Patience is a Virtue

Written before arriving in Benin

Here is a blog that I promised months ago… sorry. But here it is!!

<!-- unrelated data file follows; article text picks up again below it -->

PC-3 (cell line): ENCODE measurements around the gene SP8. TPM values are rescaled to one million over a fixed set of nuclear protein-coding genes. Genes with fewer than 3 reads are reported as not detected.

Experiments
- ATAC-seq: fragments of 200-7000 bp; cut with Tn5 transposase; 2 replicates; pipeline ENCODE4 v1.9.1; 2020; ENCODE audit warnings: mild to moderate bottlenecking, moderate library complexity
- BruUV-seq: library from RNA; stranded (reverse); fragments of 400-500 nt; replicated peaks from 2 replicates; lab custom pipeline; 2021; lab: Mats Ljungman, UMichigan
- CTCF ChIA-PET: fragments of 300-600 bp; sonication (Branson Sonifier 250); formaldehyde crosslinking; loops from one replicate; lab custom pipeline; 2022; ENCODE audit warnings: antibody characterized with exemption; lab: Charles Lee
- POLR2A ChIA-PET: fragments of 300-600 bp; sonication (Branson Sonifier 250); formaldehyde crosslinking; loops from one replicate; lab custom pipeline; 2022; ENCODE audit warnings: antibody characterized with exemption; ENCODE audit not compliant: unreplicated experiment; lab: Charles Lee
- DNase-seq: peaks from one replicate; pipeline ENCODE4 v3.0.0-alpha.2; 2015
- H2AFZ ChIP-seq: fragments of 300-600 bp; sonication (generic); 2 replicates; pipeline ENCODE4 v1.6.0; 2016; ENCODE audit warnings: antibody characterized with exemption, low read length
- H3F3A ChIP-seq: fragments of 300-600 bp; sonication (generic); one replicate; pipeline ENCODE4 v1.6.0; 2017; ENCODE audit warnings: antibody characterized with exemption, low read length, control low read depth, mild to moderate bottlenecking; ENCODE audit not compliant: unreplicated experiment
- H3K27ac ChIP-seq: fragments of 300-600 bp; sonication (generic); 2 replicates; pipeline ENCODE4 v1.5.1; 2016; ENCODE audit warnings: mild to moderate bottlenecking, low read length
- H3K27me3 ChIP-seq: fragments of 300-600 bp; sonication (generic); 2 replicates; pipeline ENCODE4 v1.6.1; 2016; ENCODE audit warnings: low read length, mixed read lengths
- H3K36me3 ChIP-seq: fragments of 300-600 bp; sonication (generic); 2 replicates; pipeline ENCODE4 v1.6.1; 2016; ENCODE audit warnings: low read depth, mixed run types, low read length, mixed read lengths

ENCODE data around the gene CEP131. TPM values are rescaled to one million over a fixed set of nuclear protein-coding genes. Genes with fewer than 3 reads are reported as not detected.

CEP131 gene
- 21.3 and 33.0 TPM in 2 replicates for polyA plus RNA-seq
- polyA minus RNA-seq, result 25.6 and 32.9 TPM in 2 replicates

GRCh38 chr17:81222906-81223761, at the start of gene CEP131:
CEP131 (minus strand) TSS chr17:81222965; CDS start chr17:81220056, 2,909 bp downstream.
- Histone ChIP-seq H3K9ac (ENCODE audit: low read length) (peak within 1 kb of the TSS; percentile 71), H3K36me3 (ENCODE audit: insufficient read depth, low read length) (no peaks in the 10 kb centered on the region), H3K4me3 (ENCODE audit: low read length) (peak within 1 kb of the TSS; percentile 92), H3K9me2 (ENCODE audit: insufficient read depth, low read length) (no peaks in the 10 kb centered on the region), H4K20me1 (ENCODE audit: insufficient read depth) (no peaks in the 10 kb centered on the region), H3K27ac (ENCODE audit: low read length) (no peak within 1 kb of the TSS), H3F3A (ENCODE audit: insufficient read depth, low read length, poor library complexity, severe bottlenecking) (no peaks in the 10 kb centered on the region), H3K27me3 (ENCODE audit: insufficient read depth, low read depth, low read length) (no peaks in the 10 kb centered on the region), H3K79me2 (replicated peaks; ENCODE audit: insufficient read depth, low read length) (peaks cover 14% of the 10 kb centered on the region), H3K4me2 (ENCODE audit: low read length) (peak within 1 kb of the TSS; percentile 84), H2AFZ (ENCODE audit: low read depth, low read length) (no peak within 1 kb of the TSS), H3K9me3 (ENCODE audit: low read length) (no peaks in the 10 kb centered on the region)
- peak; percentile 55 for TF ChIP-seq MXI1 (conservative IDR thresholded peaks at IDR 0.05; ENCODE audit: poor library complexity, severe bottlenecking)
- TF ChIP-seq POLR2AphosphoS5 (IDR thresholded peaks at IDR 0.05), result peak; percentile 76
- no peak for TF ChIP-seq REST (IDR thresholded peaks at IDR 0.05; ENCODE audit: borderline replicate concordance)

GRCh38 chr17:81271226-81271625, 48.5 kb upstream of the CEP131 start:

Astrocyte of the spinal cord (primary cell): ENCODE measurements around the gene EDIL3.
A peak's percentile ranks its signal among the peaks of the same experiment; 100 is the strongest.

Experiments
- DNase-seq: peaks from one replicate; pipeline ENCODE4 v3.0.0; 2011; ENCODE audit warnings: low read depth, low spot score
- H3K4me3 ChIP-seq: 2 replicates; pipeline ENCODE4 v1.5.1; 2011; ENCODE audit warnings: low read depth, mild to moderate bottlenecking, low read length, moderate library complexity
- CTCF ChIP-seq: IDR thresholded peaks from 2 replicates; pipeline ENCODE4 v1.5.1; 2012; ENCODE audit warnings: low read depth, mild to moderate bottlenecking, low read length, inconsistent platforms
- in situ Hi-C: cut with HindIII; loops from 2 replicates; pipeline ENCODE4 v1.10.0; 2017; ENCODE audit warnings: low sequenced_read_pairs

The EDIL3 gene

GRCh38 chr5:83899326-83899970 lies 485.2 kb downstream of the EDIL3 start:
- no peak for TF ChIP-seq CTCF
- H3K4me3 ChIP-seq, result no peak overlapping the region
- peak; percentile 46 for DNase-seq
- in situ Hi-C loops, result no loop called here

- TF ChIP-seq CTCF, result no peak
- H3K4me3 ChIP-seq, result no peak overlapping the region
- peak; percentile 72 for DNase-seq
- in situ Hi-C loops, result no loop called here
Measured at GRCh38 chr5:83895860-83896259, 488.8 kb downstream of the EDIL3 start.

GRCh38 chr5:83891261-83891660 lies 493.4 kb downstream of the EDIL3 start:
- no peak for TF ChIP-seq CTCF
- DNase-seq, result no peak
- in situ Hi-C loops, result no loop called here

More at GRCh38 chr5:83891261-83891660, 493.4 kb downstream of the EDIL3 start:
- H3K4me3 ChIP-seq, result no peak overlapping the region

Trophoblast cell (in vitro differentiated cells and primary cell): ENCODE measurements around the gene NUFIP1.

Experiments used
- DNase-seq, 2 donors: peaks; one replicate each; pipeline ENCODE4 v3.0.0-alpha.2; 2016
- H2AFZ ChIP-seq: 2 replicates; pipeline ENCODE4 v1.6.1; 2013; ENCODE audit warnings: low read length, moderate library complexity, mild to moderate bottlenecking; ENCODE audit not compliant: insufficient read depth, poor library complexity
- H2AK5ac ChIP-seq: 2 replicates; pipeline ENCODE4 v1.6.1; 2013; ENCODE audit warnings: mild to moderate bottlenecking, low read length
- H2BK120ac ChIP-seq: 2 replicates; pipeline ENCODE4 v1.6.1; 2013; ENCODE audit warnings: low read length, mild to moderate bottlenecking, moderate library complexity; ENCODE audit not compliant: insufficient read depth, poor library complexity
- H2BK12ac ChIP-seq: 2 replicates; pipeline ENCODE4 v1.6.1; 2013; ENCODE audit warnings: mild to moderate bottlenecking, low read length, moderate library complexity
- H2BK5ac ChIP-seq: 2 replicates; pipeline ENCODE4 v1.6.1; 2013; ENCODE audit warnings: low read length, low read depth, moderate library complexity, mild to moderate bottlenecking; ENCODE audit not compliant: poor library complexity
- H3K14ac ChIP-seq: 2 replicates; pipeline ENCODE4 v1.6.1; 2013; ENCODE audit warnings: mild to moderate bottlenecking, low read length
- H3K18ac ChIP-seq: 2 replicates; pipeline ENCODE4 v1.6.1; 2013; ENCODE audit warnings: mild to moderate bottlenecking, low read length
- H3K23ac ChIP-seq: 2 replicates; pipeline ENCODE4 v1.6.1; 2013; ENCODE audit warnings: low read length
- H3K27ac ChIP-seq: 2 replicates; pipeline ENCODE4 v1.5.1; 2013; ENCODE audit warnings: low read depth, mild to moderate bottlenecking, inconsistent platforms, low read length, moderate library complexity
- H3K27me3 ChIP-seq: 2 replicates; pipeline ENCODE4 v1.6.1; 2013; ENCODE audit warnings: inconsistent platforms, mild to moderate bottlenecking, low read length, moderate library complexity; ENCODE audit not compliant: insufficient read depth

Now, most people think that applying to volunteer for the Peace Corps is a breeze. I mean if someone wants to volunteer, why not let her right? But the Peace Corps application is actually quite vigorous. For me, I started preparing for the Peace Corps during my freshman year at TLU. I took French classes, studied in Paris for both a summer and a semester, took as many international studies classes as possible, accepted leadership opportunities, and did many hours of community service. What is funny is although some of these things (not all) were pursued to prepare me for the Peace Corps, the experiences turned into memories that I now hold closest to my heart. The application process takes about a year, so I began my application process in May of 2012. The applicant begins with starting and completing an online application that includes a resume, two essays, financial and legal history, and leadership and organizational skills that the applicant has acquired. Once the application is submitted, the applicant is asked to complete a Health History Form (which is used to determine if the applicant needs to have any specific medical exams after the applicant completes the interview and accepts her nomination). A few weeks after I completed my application and HHF, I received a package from the Peace Corps that included a Background Check form and a Finger Print form (this was in mid-July). Then comes the waiting… and more waiting. The words “Patience is a virtue” went through my head more that year than it has my whole life. When I received my package from the PC, they asked me to call my recruiter and he said he was in busy season with recruiting events, so if he had not contacted me by mid-September to call the office. So in late September, I decide to be proactive and call my recruiter. At that point, we set up an interview in late October (so I had about a month to prepare). My PC Recruiter gave me questions to prepare for and materials to read before the interview. I did two mock interviews with the wonderful staff at TLU… S/O to the TLU Career Development Office and the TLU Development Office.  I do think that the interview process is extremely important, but future volunteers don’t freak out you will be fine. Just be yourself, be sure of your reasons for wanting to volunteer, and be able to connect specific past experiences with the situations you may face during your possible PC service. About a week later, I received my Peace Corps nomination. A PC nomination does not guarantee that an applicant will be invited to serve in the PC, but I think it means she has a pretty dang good chance. So again comes the waiting, from what I have read this is the same for all volunteers. I also have heard the “waiting” is to prepare the applicant for her two years of service as a volunteer. But take that as you wish. At the end of January, I was (finally) asked to complete a few more forms. These forms asked the applicant the living conditions with which she would or wouldn’t be okay. And about a week later, I received my “Invitation”! At this point, the invitee has a week or so to accept the invitation. After accepting the invitation, comes the tons and tons of medical tasks (this keeps a volunteer busy for months lol)! But after that, for me I think the most important thing is too stay on top of the paper work and spend as much time with family and friends as possible!

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